1. It's Hayao Miyazaki, people. I've seen "Ponyo," "Princess Mononoke," "Porco Rosso," "Howl's Moving Castle," "Castle in the Sky," "Nausicaa of the Valley of the Wind," "The Secret World of Arrietty," "Tales From Earthsea," "From Up On Poppy Hill," "Kiki's Delivery Service," "My Neighbour Totoro," "Whisper of the Heart," "The Cat Returns," and "Spirited Away." They are chock full of fascinating characters and, while often bizarre, conscious of the rhythm of life - not the hurry-scurry of Disney's action-driven films, which have their place, but are not usually realistic.
2. The relationship between Shizuku and Seiji. These two young people face daunting odds. Seiji is bound and determined to become a first-class, world-famous violin-maker. He is driven. He is full of purpose. He has been fighting for this for years. Shizuku, on the other hand, does little besides read voraciously. Her grades are not good. She doesn't have a lot of drive and she has no idea what she wants to do with her life. But when the two realize their mutual passion for each other, Shizuku kicks it into gear and Seiji is determined that not even a two-month trial-run with a violin-maker in Italy, and the possible ten-year apprenticeship after that will break his love for Shizuku. They fight for their relationship. Seiji will support and protect Shizuku in any way he can, and Shizuku will encourage and help Seiji all along the way. Dang and blast it, that is a relationship right there. That is how it is done.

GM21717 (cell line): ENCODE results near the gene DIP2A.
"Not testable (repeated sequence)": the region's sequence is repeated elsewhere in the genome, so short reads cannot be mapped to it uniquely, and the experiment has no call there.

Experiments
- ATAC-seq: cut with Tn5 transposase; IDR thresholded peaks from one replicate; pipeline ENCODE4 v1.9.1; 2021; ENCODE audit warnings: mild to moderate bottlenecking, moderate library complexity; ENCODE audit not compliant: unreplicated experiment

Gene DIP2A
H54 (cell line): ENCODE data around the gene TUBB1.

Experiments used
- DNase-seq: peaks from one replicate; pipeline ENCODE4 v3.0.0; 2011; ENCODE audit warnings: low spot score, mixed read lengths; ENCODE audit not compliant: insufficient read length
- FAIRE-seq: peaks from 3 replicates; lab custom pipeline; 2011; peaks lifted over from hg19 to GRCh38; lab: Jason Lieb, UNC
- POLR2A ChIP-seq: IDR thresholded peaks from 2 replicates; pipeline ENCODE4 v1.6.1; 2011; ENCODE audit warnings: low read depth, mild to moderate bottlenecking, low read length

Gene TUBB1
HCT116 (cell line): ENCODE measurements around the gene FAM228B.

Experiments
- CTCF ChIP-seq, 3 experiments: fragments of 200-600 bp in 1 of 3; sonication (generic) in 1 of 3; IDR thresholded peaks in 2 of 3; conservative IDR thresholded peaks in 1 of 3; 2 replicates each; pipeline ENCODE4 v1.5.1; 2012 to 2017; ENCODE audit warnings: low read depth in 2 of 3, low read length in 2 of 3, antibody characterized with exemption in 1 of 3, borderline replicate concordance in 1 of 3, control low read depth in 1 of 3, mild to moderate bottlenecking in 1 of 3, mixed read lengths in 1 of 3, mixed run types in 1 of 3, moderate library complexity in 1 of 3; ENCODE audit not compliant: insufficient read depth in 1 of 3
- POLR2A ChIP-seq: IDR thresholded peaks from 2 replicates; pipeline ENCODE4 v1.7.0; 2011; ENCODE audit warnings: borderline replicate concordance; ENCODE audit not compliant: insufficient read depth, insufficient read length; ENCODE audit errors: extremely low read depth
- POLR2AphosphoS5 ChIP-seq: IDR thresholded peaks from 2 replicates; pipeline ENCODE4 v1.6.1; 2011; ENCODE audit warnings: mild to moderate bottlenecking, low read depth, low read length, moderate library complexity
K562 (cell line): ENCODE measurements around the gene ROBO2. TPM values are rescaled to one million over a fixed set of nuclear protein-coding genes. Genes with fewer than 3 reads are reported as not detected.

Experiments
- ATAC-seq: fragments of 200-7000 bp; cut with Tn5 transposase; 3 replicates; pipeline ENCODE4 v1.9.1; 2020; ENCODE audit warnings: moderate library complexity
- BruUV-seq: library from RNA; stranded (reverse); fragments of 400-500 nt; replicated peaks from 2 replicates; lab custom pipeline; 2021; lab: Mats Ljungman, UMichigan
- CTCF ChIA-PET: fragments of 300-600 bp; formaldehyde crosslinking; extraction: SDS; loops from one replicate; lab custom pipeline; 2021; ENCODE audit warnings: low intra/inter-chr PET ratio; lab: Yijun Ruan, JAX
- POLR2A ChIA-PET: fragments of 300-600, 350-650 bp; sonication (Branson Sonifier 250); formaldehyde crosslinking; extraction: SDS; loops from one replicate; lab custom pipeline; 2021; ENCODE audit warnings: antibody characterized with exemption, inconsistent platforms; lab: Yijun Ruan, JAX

3. The passion and fear in both Seiji and Shizuku. Seiji is a young man who knows what he wants to do with his life and does not look back. By God's providence and my own headlong determination, I am like this. Very few other things call to me. I am not particularly interested in drawing, in music, crafts, etc. I am a writer and I write. That is what I want to do and I am going to do it. But I also appreciated Miyazaki's portrayal of the artist's shyness, self-doubt, and fear in Shizuku when she pours her energy into her very first novel and then stands trembling as she hands it to a friend to read. She is too terrified to stand and watch, but she cannot bear to not have it read immediately. After being told gently that the book is good, but is yet a gem in the rough and will now need many hours of tender polishing, she bursts into tears. She knew that it would need polishing; she was terrified that it would be complete rubbish. She suffered a combined relief and terror and disappointment that the first draft was not perfect which I can readily understand. I've felt it before myself; and I was truly grateful to Miyakazi for capturing the agony and the ecstasy of the artist and depicting it so poignantly.
Talldogs continues to grow at a gentle, steady rate. At a mere 18,900 words it is such a baby thing: I've barely set the stage at this point! My husband and I commiserate over the fate of my protagonist and for the time being Raymond St. Jermaine has become a third member of the household. I feel rather sorry for my husband: people are always coming and going in his house, it isn't always easy to keep them straight; and he is forever greeting and saying adieu to and making tea for and listening to the exploits of people with whom he has only a passing acquaintance. It is just as well that he is such a people-person: he copes very well with the crowd that I bring home.